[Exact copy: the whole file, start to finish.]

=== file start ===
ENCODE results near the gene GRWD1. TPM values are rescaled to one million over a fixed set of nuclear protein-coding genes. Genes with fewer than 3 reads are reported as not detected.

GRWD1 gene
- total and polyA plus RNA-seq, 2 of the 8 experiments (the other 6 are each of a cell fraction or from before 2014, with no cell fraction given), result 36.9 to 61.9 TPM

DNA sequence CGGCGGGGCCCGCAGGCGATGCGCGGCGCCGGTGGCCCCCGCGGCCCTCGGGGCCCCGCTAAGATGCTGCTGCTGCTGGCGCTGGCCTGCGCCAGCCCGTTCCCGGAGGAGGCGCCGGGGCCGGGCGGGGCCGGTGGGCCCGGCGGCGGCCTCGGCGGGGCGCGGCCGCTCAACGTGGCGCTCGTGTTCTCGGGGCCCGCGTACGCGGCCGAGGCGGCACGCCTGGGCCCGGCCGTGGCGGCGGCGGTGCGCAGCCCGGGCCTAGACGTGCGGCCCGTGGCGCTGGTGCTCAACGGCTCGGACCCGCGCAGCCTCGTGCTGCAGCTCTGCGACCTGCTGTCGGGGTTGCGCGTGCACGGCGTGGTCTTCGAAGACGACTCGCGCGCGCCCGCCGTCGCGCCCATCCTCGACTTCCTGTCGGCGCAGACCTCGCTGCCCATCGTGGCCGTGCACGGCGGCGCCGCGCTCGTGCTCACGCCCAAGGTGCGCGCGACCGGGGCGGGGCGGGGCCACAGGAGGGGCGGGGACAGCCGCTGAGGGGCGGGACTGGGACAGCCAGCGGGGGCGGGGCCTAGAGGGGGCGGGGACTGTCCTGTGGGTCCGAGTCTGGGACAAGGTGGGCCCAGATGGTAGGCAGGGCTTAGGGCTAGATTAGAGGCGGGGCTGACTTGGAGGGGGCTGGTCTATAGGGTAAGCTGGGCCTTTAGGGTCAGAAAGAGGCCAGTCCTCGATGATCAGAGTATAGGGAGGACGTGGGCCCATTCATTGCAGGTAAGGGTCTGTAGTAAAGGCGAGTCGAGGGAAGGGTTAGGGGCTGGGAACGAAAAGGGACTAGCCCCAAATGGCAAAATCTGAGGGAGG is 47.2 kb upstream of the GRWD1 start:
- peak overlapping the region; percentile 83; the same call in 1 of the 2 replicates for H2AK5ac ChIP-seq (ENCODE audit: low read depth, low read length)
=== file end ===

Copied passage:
ENCODE results near the gene GRWD1. TPM values are rescaled to one million over a fixed set of nuclear protein-coding genes. Genes with fewer than 3 reads are reported as not detected.

GRWD1 gene
- total and polyA plus RNA-seq, 2 of the 8 experiments (the other 6 are each of a cell fraction or from before 2014, with no cell fraction given), result 36.9 to 61.9 TPM

DNA sequence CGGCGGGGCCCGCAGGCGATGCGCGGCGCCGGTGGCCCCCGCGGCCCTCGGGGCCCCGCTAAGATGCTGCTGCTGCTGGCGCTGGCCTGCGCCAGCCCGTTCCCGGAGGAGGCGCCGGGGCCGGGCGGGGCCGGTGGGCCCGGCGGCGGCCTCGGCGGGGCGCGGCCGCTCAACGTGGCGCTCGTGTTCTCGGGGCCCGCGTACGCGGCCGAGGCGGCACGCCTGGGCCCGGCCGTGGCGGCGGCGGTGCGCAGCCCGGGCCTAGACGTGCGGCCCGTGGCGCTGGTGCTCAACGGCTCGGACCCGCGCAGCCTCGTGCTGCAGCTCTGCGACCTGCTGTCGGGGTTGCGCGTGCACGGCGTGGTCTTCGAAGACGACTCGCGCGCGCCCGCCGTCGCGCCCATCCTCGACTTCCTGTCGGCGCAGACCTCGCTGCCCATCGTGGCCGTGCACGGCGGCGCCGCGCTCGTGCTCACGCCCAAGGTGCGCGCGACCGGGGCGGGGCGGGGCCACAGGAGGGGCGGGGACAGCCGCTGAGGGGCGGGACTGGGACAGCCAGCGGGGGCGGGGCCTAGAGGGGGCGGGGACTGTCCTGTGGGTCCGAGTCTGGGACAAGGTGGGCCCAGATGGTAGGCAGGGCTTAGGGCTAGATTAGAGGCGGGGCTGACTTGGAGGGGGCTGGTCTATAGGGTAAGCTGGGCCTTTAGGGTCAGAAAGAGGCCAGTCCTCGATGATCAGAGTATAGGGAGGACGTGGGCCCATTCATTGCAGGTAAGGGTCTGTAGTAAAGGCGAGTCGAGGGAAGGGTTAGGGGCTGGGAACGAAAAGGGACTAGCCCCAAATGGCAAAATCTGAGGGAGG is 47.2 kb upstream of the GRWD1 start:
- peak overlapping the region; percentile 83; the same call in 1 of the 2 replicates for H2AK5ac ChIP-seq (ENCODE audit: low read depth, low read length)